Putting the Pieces Together, or How I Spent My Vacation

A stay-at-home mom with two little girls, my mother nevertheless somehow managed to be quite creative. I can only conclude that we were very well behaved. I know that I was. My little sister, not so much. (“Hey, shut up there. I’m telling the story!”) Mom did bargello needlework, macramé and mosaics. I still have a bargello pillow that she made, several macramé belts, and three mosaics.

Island Made Art, Port Aransas, TexasIsland Made Art, Port Aransas, TexasOne of the mosaics hangs on a wall in my Port Aransas home but when I went to place the two mosaic tables that Mom had made, I found that over the years and in the course of many relocations they had fallen into disrepair. Tiles had fallen off and were missing and in the case of the larger table the backing board had buckled and rotted. What to do? I couldn’t simply throw them out and I didn’t really have the time or talent to repair them. So they languished away in my garage.

Enter Janet Dineen, mosaic artist at Island Made Art. I showed Janet the smaller of the two tables and she said, “I can fix that.” And she did. I was so glad that I asked. Had I tried to fix it myself, I would have screwed it up from the get-go. Turns out that the type of tile Mom had used was vitreous, not ceramic like bathroom tile. Vitreous mosaic tiles are made in molds from glass paste. They have a smooth top but the bottom is ridged so they’ll stick better. Who knew? (Janet did.) I would have driven myself crazy doing the mosaic equivalent of driving a square peg into a round hole, wondering why it didn’t look right.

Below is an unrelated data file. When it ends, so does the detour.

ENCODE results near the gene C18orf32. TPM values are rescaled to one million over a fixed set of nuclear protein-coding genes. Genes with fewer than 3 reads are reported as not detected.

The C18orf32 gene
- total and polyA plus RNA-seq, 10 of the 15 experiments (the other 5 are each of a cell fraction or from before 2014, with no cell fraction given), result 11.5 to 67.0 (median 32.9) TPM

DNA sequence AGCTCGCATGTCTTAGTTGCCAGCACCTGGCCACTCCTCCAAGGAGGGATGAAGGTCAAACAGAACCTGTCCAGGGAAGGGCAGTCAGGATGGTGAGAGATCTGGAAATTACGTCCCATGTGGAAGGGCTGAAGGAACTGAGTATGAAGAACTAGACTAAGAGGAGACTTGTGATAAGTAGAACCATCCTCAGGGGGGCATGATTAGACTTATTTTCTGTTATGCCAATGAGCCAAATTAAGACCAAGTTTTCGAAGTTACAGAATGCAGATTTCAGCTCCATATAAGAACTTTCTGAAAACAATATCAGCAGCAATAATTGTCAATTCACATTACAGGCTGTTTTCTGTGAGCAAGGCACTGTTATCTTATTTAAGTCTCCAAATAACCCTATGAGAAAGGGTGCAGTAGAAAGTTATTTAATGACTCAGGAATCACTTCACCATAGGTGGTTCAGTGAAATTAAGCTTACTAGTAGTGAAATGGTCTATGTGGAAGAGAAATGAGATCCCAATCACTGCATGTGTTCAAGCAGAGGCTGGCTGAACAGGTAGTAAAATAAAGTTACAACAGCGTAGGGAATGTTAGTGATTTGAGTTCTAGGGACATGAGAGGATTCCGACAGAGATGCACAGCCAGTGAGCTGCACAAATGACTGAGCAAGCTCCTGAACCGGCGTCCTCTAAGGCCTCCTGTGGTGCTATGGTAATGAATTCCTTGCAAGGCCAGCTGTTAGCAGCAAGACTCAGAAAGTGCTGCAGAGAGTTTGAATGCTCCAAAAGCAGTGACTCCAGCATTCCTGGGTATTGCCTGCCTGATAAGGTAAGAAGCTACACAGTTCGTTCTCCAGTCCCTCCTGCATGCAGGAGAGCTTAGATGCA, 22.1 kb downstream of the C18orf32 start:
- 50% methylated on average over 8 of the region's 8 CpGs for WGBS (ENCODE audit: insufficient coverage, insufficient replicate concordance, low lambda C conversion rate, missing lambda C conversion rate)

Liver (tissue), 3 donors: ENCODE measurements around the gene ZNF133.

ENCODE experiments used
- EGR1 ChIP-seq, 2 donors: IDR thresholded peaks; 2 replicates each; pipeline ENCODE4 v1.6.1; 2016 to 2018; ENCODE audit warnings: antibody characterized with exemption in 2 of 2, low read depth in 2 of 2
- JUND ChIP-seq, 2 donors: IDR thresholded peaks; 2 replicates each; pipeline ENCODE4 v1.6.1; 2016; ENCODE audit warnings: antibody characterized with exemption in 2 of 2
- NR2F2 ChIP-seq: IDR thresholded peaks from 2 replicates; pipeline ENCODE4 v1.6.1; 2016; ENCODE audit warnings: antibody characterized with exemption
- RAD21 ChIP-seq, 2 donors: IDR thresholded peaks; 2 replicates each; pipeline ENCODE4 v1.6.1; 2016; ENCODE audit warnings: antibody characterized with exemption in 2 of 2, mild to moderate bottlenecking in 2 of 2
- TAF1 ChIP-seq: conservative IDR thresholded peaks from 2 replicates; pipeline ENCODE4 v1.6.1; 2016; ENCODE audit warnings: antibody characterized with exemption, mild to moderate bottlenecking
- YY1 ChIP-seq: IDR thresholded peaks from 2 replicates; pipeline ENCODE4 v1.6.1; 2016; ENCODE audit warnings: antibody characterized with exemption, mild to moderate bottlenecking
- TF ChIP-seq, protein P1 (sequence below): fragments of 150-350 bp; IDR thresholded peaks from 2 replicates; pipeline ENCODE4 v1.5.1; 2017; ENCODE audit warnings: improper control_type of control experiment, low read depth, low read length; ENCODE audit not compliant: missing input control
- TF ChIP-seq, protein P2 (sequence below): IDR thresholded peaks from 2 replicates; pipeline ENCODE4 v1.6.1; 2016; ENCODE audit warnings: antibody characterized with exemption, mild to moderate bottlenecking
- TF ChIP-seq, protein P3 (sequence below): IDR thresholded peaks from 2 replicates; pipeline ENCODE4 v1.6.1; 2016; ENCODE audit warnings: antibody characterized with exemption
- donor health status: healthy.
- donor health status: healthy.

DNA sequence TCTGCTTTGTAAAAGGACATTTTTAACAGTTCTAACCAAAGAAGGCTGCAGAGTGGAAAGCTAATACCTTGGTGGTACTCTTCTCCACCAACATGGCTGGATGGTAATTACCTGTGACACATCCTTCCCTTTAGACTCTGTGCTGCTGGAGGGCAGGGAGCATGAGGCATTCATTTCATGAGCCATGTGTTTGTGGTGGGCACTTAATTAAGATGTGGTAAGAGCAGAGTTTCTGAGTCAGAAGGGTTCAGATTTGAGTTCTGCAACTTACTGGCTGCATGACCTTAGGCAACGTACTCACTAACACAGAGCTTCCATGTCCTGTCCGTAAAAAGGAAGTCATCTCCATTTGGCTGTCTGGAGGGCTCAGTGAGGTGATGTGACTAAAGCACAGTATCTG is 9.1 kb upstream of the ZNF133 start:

Island Made Art, Port Aransas, TexasNot only did Janet fix the table, she made it better. Mom had edged the table with a brass strip which had always been too short and so did not quite make a complete circumference. Janet removed the strip and created a tile border instead, which really complimented the work.

Encouraged by the results, I brought Janet the larger table. (It’s 5 feet long and one-and-a-half feet wide.) She looked at the damage and blanched. “I wish I could, but I can’t. That would be a really BIG project,” she said. It would take far too much time away from her own work and she would have to charge accordingly. “But you can do it. I’ll show you how and you can use the space here at Island Made Art.” Island Made Art is a working studio where Janet and other artists create and sell mosaics, watercolors, sculptures, acrylics, metal work and island-themed décor. I had some vacation days coming up which coincided nicely with what was likely to be a slow time at the studio. Over the Christmas break, I usually do tackle a DIY or craft project. One year I distressed a table and chairs, another year I etched glass panes for my kitchen upper cabinet doors. So I decided my 2012 project would be repairing Mom’s table.

Our strategy was to:

  • cut a piece of fiber-cement backing board to the size of table. The new board would then go on top of another piece of plywood.
  • trace the original design using tracing paper